Jen Psaki off to rocky start as White House press secretary
Psaki is already in hot water, amid reports she solicited questions in advance from journalists, snarked about the U.S. Space Force, and used a homophobic slur.
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There's a tradition in the White House: Every outgoing press secretary leaves a flak jacket in the office closet, along with a note to his or her successor. In fact, every note is still there, wrapped in a ribbon.
It's worth wondering if Jen Psaki has read them.
Psaki, 42, began her term as the 34th White House press secretary on Jan. 20. And while she hasn't yet worn the flak jacket into the briefing room, she might well want to try it on, just to see if it fits.
In her first two weeks in office, Psaki, who served in the Obama White House as a deputy press secretary, has taken some heavy fire. She's been hit for reportedly soliciting journalists for the questions they'll be asking in the daily briefing, clashed with a couple reporters, been blasted for apparently using a homophobic slur, and been mocked for her repeated declaration that she'll "circle back" with more information that she currently doesn't have.
On her appearance at the podium, Psaki pledged — as most incoming press secretaries have done — to be open and transparent. And she said she expects — even welcomes — a spirited back and forth with the Fourth Estate.
"There will be times when we see things differently in this room — I mean, among all of us," Psaki said in her first briefing on Jan. 20. "That's OK. That's part of our democracy. And rebuilding trust with the American people will be central to our focus in the Press Office and in the White House every single day.
"When the president asked me to serve in this role, we talked about the importance of bringing truth and transparency back to the briefing room, and he asked me to ensure we are communicating about the policies across the Biden-Harris administration and the work his team is doing every single day on behalf of all American people."
On her first full day in the post, Psaki roiled up some controversy. The day before, Biden had signed an executive order mandating the wearing of COVID-protection masks on all federal property. But then the president and family members visited the Lincoln Memorial and were seen posing for pictures without masks, standing shoulder to shoulder.
Asked about the hypocrisy, Psaki defended the president. "He was celebrating an evening of a historic day in our country, and certainly he signed the mask mandate because it was a way to send a message to the American public about the importance of wearing masks, how it can save tens of thousands of lives," she said. "We take a number of COVID precautions, as you know, here, in terms of testing, social distancing, mask-wearing ourselves, as we do, every single day, but I don't know that I have more for you on it than that."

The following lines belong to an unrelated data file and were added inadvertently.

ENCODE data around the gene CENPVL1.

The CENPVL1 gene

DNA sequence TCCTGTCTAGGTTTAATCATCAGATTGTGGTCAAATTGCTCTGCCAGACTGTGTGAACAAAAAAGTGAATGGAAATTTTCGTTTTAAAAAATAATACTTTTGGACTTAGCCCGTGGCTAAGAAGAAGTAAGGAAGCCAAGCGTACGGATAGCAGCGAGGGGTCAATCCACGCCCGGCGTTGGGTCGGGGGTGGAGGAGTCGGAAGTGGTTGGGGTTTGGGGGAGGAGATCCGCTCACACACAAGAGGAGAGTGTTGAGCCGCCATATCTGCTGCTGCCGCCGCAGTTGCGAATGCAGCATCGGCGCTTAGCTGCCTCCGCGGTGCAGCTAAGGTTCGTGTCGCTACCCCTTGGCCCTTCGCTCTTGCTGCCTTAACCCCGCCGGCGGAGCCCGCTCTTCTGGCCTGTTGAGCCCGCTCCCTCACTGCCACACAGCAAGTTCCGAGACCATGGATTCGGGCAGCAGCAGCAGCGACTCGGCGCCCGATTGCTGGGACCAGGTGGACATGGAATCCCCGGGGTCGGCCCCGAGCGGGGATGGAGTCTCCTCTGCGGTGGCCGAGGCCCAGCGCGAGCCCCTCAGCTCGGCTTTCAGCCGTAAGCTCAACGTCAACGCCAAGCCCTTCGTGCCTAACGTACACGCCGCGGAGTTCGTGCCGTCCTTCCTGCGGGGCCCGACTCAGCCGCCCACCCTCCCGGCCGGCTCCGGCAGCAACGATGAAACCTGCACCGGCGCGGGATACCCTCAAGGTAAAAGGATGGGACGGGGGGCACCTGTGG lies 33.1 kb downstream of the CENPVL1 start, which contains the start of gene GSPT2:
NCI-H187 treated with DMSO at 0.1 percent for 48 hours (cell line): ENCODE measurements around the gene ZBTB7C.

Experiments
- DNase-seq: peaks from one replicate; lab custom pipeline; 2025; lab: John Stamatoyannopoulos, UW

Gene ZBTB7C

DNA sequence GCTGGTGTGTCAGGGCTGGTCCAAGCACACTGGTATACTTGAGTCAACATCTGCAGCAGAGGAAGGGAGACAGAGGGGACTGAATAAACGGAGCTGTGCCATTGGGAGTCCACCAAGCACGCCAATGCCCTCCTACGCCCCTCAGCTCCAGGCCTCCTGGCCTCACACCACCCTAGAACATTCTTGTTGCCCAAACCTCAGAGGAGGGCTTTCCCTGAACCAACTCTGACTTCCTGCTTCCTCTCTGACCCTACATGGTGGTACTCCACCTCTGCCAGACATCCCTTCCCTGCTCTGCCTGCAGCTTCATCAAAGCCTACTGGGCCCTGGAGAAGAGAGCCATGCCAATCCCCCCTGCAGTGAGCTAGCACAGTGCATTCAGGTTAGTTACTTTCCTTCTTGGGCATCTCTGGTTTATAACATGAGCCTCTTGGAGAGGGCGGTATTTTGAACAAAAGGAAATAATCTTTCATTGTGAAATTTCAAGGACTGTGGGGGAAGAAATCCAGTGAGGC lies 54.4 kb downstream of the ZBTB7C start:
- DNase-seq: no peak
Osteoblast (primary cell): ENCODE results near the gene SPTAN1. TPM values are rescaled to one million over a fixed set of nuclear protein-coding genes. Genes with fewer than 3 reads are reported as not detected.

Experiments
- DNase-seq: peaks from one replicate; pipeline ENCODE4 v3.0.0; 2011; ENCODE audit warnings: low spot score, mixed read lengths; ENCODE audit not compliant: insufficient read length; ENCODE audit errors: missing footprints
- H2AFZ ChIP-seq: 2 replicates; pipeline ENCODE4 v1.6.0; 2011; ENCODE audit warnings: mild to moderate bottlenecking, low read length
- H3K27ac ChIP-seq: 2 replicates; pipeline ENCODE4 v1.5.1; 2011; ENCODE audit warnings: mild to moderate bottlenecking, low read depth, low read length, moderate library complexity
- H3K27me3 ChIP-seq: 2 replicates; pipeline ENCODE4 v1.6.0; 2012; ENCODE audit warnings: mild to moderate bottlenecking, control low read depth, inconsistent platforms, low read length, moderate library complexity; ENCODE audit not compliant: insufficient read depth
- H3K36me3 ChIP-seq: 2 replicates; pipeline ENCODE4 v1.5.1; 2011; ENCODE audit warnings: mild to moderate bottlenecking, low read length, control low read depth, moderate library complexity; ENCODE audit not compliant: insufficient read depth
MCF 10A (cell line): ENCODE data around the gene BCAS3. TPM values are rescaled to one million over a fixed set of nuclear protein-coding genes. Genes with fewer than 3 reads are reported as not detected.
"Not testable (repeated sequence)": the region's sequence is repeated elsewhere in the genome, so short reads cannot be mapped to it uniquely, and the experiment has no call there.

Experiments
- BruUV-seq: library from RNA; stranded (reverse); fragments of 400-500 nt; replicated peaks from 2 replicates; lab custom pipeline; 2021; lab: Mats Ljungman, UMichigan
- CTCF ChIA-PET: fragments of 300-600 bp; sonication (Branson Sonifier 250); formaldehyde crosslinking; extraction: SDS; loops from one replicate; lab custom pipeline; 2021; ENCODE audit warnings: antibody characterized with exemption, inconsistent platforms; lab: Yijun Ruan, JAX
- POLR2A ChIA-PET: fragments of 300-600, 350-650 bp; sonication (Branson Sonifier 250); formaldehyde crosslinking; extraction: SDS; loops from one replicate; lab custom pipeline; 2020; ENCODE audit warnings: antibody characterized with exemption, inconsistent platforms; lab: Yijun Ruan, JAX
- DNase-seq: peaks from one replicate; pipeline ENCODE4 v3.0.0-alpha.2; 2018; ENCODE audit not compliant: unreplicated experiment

The reporter pressed: "But as Joe Biden often talks about, it is not just important the 'example of power' but the 'power of our example.' Was that a good example for people who are watching who might not pay attention normally?"
"Yesterday was a historic moment in our history," Psaki replied, looking slightly annoyed. "He was inaugurated as president of the United States. He was surrounded by his family. We take a number of precautions, but I don't think — I think we have big — bigger issues to worry about at this moment in time."
Things got worse. Ten days into her new gig, a report emerged that said she was quietly soliciting questions from journalists about what they planned to ask during the daily briefing.
The Daily Beast on Monday published a story headlined "White House Reporters: Biden Team Wanted Our Questions in Advance."
"If you're a reporter with a tough question for the White House press secretary, Joe Biden's staff wouldn't mind knowing about it in advance," said the story. "According to three sources with knowledge of the matter, as well as written communications reviewed by The Daily Beast, the new president's communications staff have already on occasion probed reporters to see what questions they plan on asking new White House Press Secretary Jen Psaki when called upon during briefings."
That's not at all how things are supposed to go. And White House reporters voiced their displeasure about the unusual practice.
"[T]he press can't really do its job in the briefing room if the White House is picking and choosing the questions they want," one anonymous White House correspondent told the Beast. "That's not really a free press at all."
Conservatives quickly hit Psaki. "The left demands 100 percent loyalty from the press, not the 99 percent they already get," Media Research Center Vice President Dan Gainor told Fox News. "In today's cancel culture, journalists don't dare be open in their criticism, so that's why this story is all whispers."
But the White House sought to dispel the controversy quickly.